AppleInsider is supported by its audience and may earn commission as an Amazon Associate and affiliate partner on qualifying purchases. These affiliate partnerships do not influence our editorial content.
An alliance with Chinese e-commerce giant Alibaba could help Apple avoid regulatory delays and move Apple Pay closer to debuting in China, according to an executive privy to the ongoing negotiations.
Alibaba Executive Vice Chairman Joseph Tsai gave some insight on his company's talks with Apple in a new interview with The Wall Street Journal published on Monday. In it, Tsai said discussions are progressing with the involvement of Ant Financial, the company within Alibaba that manages its Alipay payment service.
Apple and Alibaba executives are hopeful that an agreement could help their respective Apple Pay and Alipay services gain traction at retail in China.
Tsai said it would be in Apple's best interest to partner with Alipay, providing the iPhone maker with a potential advantage in navigating regulatory hurdles in China.
"If people want to use Apple Pay in China, Apple would have certain restrictions and limitations on operating payment businesses in China," Tsai said. "So we are thinking whether there is any opportunity for us to work together where Apple Pay and Alipay can somehow work together in China."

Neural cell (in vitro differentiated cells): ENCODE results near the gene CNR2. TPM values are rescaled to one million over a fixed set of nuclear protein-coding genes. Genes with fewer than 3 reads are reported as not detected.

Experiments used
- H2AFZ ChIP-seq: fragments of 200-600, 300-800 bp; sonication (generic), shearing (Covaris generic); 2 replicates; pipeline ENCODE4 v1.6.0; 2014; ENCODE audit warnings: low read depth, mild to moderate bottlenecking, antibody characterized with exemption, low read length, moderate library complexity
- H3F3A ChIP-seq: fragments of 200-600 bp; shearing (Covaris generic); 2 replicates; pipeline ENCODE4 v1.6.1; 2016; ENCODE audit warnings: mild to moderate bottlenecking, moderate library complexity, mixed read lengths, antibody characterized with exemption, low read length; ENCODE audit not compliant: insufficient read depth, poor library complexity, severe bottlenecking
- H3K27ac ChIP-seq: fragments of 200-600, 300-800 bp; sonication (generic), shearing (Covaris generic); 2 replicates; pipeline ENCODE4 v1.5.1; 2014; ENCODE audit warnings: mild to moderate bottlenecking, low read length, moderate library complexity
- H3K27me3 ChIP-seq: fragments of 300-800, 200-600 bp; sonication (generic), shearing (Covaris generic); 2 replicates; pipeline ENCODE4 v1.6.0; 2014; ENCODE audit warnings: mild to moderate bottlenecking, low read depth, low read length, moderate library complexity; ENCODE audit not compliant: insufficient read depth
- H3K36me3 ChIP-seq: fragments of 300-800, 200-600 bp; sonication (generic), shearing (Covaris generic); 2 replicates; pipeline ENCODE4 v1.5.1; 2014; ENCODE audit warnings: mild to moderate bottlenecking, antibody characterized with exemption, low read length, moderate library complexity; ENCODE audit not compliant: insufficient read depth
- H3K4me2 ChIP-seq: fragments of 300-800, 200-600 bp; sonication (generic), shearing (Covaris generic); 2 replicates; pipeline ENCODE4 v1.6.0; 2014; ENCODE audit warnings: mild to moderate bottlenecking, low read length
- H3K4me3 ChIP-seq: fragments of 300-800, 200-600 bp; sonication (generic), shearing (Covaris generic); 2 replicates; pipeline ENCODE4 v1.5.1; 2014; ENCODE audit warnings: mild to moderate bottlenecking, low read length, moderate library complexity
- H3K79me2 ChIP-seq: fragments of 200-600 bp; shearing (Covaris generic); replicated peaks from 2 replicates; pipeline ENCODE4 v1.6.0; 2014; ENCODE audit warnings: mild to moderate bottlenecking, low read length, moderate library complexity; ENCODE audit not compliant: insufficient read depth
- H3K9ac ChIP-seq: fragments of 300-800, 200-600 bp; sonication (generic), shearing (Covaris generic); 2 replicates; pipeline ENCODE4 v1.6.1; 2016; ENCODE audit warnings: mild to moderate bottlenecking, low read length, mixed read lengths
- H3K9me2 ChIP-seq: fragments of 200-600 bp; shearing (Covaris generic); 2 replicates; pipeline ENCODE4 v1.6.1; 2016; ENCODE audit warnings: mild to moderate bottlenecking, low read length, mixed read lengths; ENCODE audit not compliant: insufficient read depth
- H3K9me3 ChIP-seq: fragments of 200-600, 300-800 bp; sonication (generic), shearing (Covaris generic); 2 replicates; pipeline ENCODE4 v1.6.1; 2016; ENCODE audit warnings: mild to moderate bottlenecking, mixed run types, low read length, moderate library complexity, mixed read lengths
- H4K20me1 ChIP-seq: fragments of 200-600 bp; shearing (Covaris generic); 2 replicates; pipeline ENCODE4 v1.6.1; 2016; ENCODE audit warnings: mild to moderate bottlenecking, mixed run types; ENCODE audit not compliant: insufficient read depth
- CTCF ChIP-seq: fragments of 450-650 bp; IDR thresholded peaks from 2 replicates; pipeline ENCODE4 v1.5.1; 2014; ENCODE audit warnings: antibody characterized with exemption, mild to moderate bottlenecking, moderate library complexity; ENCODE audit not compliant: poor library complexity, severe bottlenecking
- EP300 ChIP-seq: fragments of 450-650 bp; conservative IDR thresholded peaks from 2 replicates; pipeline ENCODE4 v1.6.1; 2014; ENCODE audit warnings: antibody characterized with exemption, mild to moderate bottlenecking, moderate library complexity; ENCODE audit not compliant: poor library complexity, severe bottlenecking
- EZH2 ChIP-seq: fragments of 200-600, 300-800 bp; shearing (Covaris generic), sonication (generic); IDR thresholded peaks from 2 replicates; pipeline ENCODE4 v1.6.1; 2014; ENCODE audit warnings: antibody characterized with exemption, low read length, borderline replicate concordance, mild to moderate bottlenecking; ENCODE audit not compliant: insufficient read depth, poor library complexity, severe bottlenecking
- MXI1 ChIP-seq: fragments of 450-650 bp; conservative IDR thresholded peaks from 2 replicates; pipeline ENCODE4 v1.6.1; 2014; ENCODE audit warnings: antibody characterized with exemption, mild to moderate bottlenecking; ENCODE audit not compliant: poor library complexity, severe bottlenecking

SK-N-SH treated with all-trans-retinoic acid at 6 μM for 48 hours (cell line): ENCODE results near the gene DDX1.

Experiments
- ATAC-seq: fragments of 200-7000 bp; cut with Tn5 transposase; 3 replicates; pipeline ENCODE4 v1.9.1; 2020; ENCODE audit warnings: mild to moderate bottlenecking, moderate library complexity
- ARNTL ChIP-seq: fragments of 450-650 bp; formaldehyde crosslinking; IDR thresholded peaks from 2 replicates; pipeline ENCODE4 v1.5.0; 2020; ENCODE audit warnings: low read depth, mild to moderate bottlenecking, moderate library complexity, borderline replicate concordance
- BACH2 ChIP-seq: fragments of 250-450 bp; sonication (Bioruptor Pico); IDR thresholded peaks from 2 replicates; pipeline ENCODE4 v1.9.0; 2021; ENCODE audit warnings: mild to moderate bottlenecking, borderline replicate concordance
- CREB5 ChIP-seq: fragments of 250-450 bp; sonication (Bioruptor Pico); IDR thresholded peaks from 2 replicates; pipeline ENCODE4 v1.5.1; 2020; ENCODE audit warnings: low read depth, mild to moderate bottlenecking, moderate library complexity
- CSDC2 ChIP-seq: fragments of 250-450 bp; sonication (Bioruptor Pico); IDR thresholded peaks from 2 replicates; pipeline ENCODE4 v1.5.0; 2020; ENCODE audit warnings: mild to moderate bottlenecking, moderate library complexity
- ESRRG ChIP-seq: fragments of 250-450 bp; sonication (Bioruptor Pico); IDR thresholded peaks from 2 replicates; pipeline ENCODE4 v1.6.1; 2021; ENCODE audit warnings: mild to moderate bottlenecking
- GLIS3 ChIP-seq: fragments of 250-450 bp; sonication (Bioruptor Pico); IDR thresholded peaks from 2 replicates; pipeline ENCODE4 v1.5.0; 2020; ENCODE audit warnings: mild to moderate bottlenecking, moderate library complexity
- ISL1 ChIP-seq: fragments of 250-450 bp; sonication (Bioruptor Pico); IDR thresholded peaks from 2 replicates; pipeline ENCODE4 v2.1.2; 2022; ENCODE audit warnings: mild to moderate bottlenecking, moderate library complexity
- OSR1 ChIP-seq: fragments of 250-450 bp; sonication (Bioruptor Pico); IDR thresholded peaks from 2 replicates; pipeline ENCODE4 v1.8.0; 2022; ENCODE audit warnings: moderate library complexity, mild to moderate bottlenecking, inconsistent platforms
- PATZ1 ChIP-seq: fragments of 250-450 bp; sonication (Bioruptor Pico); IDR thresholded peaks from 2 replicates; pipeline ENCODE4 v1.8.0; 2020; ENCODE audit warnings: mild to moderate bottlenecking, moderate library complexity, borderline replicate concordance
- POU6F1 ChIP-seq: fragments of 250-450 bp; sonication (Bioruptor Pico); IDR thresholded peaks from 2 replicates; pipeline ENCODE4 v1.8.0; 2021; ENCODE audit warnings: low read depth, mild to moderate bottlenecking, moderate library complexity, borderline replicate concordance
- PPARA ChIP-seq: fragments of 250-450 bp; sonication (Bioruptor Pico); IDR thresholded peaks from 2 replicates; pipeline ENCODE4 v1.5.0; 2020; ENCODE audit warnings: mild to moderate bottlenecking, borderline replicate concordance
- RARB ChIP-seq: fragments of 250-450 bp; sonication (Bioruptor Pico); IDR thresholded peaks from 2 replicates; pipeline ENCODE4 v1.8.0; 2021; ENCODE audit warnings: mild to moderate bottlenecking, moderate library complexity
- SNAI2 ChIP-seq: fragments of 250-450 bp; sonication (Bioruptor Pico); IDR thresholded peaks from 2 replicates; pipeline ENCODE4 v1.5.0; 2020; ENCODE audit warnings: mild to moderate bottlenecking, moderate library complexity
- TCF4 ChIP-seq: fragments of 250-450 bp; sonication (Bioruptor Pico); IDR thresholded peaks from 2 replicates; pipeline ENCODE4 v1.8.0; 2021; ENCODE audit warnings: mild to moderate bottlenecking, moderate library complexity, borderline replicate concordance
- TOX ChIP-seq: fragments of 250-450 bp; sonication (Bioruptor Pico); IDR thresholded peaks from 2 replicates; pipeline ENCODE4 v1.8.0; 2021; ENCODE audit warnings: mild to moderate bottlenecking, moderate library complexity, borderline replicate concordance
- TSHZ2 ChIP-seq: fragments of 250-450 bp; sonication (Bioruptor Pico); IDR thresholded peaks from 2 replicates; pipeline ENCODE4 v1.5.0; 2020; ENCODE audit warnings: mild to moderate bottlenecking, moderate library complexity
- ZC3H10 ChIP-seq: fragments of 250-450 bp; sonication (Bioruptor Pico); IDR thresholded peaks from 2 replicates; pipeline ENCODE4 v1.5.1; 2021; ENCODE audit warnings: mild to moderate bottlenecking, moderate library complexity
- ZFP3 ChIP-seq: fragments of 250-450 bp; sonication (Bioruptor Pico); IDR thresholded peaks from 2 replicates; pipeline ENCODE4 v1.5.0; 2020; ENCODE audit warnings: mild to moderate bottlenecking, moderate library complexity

The Alibaba executive also said that it would be an "obvious possibility" for Apple Pay to utilize Alipay's back-end to process payments. This would enable users of Alipay, which at the moment is largely an online transaction service, to make payments from their accounts at retail.
Alibaba confirmed earlier this month that it's engaged in negotiations with Apple for a potential partnership between Apple Pay and Alipay. While Alibaba is an online powerhouse, Alipay has yet to take off in a meaningful way at retail, relying on clunky QR codes that can be scanned from a user's smartphone.
Apple Pay, however, relies on seamless near-field communication technology, and integrates Touch ID fingerprint scanning for secure authorization of transactions. A partnership is seen as allowing both companies to gain foothold in the Chinese market.
Alibaba is a substantial e-commerce company in China that was founded as is lead by Chinese billionaire Jack Ma, the wealthiest man in China. The company has a number of properties based around finance and payments, including its Taobao website, China's answer to eBay. The company's Alipay service is the largest online payment service in China, accounting for around half of all online transactions in the country.